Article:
Sorry, Ulixes, Wikipedia articles are not for comments, yours or mine. They are not for original research. They are only for "what has already been published by a reliable source". We cannot add our own interpretations: we can only report. The phrase you objected to above only reports what the cited source said. I will willingly help you to insert into the article any properly sourced information that you wish to include.
You deserve praise and thanks for your observation about Billot and Tanquerey, in the light of which I have modified the text on the basis of the sources at my disposal. If you want to put in what Tanquerey said - perhaps in 1890, since I presume that the 1930s printing of his Synopsis Theologiae Dogmaticae (he died in 1932) that you have is precisely a reprint and may be giving on this point what he wrote in 1890 - just quote what he said with an indication of the work, the publisher and date, and the page number.
Billot, as you know, is the only cardinal for well over a century who resigned the cardinalate because of a disagreement with a pope. Esoglou (talk) 14:54, 31 December 2011 (UTC)
Thank you, Esoglou, for your response. I agree wholeheartedly that there ought to be no original research. My contention is that we have two differing interpretations or readings of the material as cited. In other words, I do not believe that the authors quoted intend to convey the meaning portrayed in the article, especially regarding the state of the minor orders today (something, of course, that none of the authors could directly address, as there have been no contemporary theologians cited in the article). I appreciate the clarification in the article, but I still think it makes the article say more than the source intends. The exact wording from the source is: "Although several medieval theologians regarded minor orders as sacramental, this opinion is no longer held, for the fundamental reason that minor orders, also the subdiaconate, are not of Divine or Apostolic origin." In theological parlance, this is quite different from saying "completely abandoned"; his intention is clearly that this is "no longer held" by several (or a near-unanimous majority of) theologians. This is evident because the author, himself a Frenchman, could not have been ignorant of Billot's writings, as Billot was arguably the most important French theologian at that time.CallidusUlixes (talk) 19:43, 3 January 2012 (UTC)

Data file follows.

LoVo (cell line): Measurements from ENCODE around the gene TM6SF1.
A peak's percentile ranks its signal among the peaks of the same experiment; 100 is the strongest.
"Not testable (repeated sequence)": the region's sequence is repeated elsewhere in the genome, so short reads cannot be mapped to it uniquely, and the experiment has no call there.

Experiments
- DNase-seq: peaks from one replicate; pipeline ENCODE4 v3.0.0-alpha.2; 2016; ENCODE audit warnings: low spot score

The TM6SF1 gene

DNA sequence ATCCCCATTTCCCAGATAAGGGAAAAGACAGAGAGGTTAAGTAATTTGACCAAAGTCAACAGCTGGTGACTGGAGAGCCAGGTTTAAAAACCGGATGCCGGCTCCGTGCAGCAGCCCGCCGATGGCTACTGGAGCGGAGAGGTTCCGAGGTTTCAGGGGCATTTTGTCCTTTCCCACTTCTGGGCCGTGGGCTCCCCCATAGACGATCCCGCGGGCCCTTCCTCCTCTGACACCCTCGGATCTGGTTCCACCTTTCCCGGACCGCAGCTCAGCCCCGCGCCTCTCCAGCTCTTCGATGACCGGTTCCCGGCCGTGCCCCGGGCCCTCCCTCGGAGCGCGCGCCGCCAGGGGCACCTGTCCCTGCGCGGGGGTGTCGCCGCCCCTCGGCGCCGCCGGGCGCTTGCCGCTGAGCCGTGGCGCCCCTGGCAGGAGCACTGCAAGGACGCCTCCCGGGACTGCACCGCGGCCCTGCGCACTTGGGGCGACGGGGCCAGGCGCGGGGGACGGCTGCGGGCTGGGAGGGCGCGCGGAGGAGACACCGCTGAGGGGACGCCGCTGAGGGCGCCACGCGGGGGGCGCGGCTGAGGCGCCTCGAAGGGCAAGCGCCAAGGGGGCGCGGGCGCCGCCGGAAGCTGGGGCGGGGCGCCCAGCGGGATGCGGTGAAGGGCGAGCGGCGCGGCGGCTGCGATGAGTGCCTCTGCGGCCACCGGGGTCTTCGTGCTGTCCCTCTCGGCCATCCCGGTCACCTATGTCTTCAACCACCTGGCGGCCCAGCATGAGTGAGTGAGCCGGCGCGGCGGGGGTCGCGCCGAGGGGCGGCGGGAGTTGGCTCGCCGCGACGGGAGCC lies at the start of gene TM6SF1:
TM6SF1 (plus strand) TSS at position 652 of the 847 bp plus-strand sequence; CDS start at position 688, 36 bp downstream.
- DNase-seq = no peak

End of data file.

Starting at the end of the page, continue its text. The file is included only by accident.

I agree that the adverb "completely" is unnecessarily strong. I myself see no difference in meaning between "has been abandoned" (without "completely") and "is no longer held", but perhaps you do. I am therefore changing the text so that it has the latter expression. I presume that there is no danger of copyright infringement of something written so long ago. Esoglou (talk) 21:09, 3 January 2012 (UTC)